Monday, May 19, 2008

The Moon in the Gutter

Jean-Jacques Beineix is a curious director. Throughout these last two years, I've been delving deeper into art house features, but watching Beineix's films is a flashback to the commercial cinema that I grew up on. Not to imply that one market is better than the other, but the independent/art house world and the commercial industry have two different mindsets. With Beineix's first three features, it is obvious that he is trying to reach a wide audience, but there is a small, almost imperceptible tinge of personality placed into each of his films. Yes, he may just be an auteur. The most obvious aspect I've noticed in these first three features (Diva; The Moon in the Gutter; Betty Blue) is the persistent sense of longing. All three features have strong, believable romantic themes, and Beineix, like so many French artists, has a slight obsession with finding and defining love.

The Moon in the Gutter is based from the book of the same title by David Goodis. Like most Americans, I never even heard of Goodis until watching Truffaut's Shoot the Piano Player. Some may have also seen him parodied in Godard's Made in U.S.A.. In Beineix's adaption of Goodis' novel, Gerard (Gerard Depardieu) is a stevedore who falls into a romance with a wealthy woman, Loretta (Nastassja Kinski). In this French adaption, the setting is switched from Goodis' hometown of Philadelphia to the ports of Marseilles. Gerard's neighborhood is quite squalid, reminding one of the slums in Jean Renoir's Les Bas-fonds.

Aligned with these lowly settings and romantic sentiments is a plot; Gerard plays a man who can be perfectly described as the strong and silent type. His emotion has been stripped from him after the death of his sister, raped and forced to suicide. Every night, he visits the bloodstained crime scene and broods over his existence, wishing to have a chance to leave the ports. Almost anchoring him down to his muted life is his lover, Bella, brilliantly and passionately played by Victoria Abril. She accepts her social standing in the slums, but for him, committing to her would mean accepting a life that he does not care for.

Gerard's luck may begin to shift when he encounters another melancholic, yet well-dressed and seemingly out of place man at the town bar. He grieves over the past like Gerard, and is only consoled when his gorgeous sister, Loretta enters the room. Fans, like myself, of Nastassja Kinski's flawless performance in Paris, Texas, will not be letdown in this film. Not only is she undeniably gorgeous (quite a force to be reckoned with in curls, scarlet lipstick, and dark garments), but Beineix, like Wenders, doesn't dare interrupt her performance with a flurry of shot-reverse shot editing. Her introduction into the picture may have been a bit overdone, with a close-up that could have distinguished nasal hairs, and a fan turned up too high, but when she speaks, one is wholly absorbed. Like her peepshow reunion scene in Paris, Texas, I had thoroughly lost myself in the scene when she and Depardieu ride and reminisce through the docks.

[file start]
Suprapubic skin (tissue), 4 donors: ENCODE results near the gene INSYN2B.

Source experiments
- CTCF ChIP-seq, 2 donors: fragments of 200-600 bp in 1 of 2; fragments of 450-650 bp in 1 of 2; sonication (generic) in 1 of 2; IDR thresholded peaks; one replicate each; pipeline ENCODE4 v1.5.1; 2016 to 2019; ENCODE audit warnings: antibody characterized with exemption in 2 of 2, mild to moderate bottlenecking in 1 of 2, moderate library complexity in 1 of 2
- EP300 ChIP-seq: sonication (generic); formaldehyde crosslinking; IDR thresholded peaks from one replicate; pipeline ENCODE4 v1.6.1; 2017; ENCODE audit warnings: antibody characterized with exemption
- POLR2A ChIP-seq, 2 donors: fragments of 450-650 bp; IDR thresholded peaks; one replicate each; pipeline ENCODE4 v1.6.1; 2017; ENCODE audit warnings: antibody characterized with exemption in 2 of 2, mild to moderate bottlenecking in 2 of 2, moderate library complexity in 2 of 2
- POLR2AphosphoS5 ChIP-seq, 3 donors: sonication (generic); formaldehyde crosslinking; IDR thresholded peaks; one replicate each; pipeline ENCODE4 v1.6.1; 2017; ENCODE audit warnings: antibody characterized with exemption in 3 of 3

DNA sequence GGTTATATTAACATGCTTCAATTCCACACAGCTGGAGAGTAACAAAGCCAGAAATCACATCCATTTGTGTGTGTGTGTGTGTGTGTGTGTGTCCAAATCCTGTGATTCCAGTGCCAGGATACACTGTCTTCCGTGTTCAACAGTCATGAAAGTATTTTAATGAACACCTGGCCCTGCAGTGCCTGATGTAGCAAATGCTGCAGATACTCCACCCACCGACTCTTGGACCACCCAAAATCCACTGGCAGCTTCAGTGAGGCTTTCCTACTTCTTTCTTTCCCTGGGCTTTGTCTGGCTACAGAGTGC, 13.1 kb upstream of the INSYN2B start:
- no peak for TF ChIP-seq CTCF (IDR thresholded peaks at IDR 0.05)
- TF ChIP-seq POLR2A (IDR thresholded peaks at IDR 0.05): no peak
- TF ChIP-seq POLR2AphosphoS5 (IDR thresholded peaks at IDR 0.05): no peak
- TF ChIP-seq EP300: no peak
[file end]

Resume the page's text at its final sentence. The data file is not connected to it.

Following the dock ride are dreams and/or alcoholic binges. Gerard continues his reluctant courtship with Loretta, as she is the more active side of the relationship, while fearing that she may reach the same fate as his sister. Bella continues to be a comfort, yet somewhat of a nuisance for him, creating a threatening problem for him, and through all that he may have just found the man who drove his sister to death.

A small amount of research will show that this film was thrashed by critics upon release. Roger Ebert even seemed to not have much interest in it. It understandably had a cult following after its release, and would probably be just as polarizing today if it had an official DVD release in the States. Beineix doesn't really resolve anything in this film, but he is one of the few directors who has enough stylistic merit to make a good film without a fully coherent plot. For some of the lunacy in his cinema, like the ice-biting and the banana warehouse fight in this film, Beineix comes off with a certain charm that I can't ignore. He fully believes in his colorized recreation of film-noir (this film owes a lot to the aesthetic choices of 40's American cinema), and I have a respect for his enthusiasm, even if it didn't come off with perfection. This fixation with the director's work may just be a passing interest, but I would like to follow-up this experience with a viewing of Roselyne and the Lions. It seems that Beineix has simply fallen out of favor these days; most of his films are only available in France, and he hasn't released a feature in 6 years.

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